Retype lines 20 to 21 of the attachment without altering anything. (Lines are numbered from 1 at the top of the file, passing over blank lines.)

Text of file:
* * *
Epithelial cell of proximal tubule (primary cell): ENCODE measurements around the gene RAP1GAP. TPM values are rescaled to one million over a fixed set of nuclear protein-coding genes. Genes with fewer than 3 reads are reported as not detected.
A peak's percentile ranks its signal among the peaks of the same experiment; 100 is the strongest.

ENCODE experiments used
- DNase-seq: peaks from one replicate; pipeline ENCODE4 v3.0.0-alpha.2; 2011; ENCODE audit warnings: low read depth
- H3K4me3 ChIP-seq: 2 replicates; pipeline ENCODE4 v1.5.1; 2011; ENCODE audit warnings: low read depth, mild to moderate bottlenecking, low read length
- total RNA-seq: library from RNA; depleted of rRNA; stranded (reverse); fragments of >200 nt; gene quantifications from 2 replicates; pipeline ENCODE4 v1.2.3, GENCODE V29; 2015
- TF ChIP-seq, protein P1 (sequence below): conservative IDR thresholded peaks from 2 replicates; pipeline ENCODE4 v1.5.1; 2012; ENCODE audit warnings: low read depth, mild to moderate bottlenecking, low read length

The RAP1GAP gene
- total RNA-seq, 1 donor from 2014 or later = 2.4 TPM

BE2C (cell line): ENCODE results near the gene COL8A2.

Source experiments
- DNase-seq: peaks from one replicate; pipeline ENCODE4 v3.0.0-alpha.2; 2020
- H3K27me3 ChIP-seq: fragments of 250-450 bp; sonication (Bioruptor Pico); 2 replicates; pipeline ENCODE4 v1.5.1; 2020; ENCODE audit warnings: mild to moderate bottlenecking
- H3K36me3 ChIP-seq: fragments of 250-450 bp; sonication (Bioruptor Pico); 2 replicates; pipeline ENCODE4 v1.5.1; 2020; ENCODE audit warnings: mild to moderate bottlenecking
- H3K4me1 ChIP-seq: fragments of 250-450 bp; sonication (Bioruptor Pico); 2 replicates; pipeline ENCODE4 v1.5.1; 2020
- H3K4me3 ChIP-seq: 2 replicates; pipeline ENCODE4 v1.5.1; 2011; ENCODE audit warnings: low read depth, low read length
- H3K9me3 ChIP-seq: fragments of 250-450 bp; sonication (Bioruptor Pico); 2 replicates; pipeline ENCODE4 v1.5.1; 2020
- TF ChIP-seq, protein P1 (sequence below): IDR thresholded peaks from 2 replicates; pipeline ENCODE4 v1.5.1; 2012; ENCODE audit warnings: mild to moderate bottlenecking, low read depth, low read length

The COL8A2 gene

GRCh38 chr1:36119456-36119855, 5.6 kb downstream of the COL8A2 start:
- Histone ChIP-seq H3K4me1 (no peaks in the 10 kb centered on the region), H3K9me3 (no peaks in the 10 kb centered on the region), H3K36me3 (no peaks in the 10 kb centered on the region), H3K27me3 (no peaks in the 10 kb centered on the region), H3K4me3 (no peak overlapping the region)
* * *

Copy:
GRCh38 chr1:36119456-36119855, 5.6 kb downstream of the COL8A2 start:
- Histone ChIP-seq H3K4me1 (no peaks in the 10 kb centered on the region), H3K9me3 (no peaks in the 10 kb centered on the region), H3K36me3 (no peaks in the 10 kb centered on the region), H3K27me3 (no peaks in the 10 kb centered on the region), H3K4me3 (no peak overlapping the region)